So maybe I’m just pulling harder for this guy because it’s a better story, because he’s more of an underdog than anyone else ever was. But I think it goes deeper than that: I’ve never seen any other story trigger mass hysteria and emotional investment among Asian Americans at the level of Linsanity. Suddenly every Asian American person on my Facebook feed is a Knicks fan. J-Lin victories are causes for mass social media celebrations and, when talking with friends, countless reenactments of his biggest shots. And I think pinning it down on ethnicity is a little simplistic; again, we liked Yao Ming, but we didn’t go crazy quite like this.
Ultimately, what I think it boils down to is that we all see ourselves, and our friends, in Jeremy Lin, and we’re rooting for him in the way you’d root for a childhood friend making it big. We all know a dude like Jeremy. Hell, half of us claim to know Jeremy—or at least we claim to know someone’s cousin was his ex, or classmate, or the countless permutations that gives us Two Degrees From J-Lin (which I have seen at least five different friends claim, in different settings, unprompted). It doesn’t hurt that he’s from northern California, where there are more Asians than white kids in the high schools.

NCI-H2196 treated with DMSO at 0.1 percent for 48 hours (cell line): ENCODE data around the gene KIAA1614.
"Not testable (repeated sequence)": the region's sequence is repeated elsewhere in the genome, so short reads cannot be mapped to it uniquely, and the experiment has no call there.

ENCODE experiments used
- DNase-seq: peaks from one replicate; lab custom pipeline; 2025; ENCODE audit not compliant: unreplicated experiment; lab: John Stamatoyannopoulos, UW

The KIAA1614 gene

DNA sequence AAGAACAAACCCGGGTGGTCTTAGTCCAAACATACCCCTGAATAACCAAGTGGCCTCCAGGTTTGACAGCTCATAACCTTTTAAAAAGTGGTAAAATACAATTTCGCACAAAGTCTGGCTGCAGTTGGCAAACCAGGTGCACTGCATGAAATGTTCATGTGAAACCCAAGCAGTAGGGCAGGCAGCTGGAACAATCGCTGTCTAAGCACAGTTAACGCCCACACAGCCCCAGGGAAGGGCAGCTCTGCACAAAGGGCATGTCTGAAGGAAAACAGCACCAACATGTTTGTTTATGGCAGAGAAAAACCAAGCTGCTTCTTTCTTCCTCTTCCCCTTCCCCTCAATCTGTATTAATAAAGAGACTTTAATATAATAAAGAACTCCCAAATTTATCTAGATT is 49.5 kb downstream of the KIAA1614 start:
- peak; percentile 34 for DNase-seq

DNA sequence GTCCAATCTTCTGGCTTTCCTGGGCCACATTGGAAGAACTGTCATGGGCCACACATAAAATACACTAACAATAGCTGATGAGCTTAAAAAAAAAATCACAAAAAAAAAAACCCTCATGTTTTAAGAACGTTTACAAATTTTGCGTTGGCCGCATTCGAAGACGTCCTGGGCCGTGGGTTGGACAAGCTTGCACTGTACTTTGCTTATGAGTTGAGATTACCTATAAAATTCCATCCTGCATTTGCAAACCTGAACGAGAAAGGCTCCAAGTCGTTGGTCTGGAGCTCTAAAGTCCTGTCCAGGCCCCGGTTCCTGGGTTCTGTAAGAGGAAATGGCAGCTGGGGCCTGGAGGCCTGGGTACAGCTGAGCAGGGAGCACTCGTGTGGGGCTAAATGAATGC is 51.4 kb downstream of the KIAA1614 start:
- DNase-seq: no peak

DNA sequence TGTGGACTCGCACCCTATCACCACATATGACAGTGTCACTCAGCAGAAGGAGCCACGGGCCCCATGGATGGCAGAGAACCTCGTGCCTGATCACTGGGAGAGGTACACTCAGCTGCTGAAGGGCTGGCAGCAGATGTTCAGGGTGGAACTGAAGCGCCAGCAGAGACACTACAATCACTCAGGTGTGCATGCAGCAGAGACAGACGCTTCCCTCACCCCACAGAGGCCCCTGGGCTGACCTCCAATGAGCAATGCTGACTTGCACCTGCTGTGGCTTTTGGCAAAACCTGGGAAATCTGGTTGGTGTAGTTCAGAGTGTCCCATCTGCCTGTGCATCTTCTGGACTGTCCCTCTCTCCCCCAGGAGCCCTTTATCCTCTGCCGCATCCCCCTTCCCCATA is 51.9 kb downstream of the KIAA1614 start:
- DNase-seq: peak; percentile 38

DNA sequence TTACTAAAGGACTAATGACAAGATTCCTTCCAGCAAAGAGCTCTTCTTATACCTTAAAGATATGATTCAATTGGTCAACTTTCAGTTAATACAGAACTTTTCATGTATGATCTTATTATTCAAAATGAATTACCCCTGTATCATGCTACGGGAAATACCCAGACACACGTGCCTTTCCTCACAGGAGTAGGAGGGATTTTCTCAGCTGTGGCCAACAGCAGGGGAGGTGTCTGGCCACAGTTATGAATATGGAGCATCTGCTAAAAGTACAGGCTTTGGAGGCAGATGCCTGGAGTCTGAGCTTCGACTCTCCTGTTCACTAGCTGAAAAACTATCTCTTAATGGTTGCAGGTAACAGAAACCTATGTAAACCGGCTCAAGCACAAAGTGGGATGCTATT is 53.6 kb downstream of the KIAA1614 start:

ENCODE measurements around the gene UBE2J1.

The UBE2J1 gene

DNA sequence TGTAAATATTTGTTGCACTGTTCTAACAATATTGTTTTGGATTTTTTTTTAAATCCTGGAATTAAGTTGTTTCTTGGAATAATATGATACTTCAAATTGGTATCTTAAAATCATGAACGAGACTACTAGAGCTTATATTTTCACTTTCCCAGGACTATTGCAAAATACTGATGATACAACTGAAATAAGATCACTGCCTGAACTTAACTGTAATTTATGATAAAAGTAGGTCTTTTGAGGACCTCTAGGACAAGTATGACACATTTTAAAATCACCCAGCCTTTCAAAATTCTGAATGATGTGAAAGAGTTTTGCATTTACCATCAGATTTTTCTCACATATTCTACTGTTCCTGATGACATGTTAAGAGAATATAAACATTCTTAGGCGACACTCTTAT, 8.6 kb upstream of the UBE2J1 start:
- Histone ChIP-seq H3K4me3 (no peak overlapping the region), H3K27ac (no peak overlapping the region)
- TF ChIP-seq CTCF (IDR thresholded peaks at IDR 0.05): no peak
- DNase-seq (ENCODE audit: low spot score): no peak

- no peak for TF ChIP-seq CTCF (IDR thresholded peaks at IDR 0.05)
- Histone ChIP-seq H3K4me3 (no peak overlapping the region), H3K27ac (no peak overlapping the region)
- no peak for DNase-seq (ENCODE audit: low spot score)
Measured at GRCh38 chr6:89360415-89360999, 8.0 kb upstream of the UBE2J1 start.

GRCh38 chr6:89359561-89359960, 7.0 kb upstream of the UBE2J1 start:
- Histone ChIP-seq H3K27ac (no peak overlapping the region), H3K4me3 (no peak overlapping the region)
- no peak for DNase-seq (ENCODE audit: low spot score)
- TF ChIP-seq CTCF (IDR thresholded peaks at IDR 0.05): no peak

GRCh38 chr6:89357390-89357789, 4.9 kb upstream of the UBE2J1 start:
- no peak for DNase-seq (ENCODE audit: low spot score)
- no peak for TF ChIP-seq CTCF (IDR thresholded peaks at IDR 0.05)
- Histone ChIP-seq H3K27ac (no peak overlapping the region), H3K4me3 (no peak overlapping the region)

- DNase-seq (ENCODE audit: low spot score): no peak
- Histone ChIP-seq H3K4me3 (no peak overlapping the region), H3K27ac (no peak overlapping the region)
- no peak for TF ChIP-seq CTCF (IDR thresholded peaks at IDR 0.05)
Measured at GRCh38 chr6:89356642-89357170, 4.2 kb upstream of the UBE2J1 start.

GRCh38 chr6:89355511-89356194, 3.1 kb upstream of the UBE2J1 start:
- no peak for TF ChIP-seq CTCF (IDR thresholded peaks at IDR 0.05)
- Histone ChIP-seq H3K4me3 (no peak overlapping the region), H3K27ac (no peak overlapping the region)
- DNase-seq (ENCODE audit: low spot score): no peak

It’s no secret that for a large majority of Asian Americans, their social circles are primarily filled with other Asian Americans, and with that comes a certain subculture. Some of this subculture—obsessing over SAT scores and colleges, playing videogames—is very familiar to the rest of America, and is ripe for stereotyping. Some of it is not as commonly known, unless you’re Asian American and you live in it. A huge number of us love basketball, way more than football, and play pick-up ball regularly. A large number of us go to Christian fellowships and feel very comfortable referencing God and Jesus in our daily lives, but tend not to proselytize about it (a very distinct feature of Jeremy Lin’s public Christianity). A lot of us went through an unfortunate phase in middle school or high school where we shared our every thought on Xanga and now try to desperately delete or private our old posts. Obviously, we don’t all share these interests, but I feel fairly comfortable asserting that if you grew up in a primarily Asian American community, you know a lot of people who do.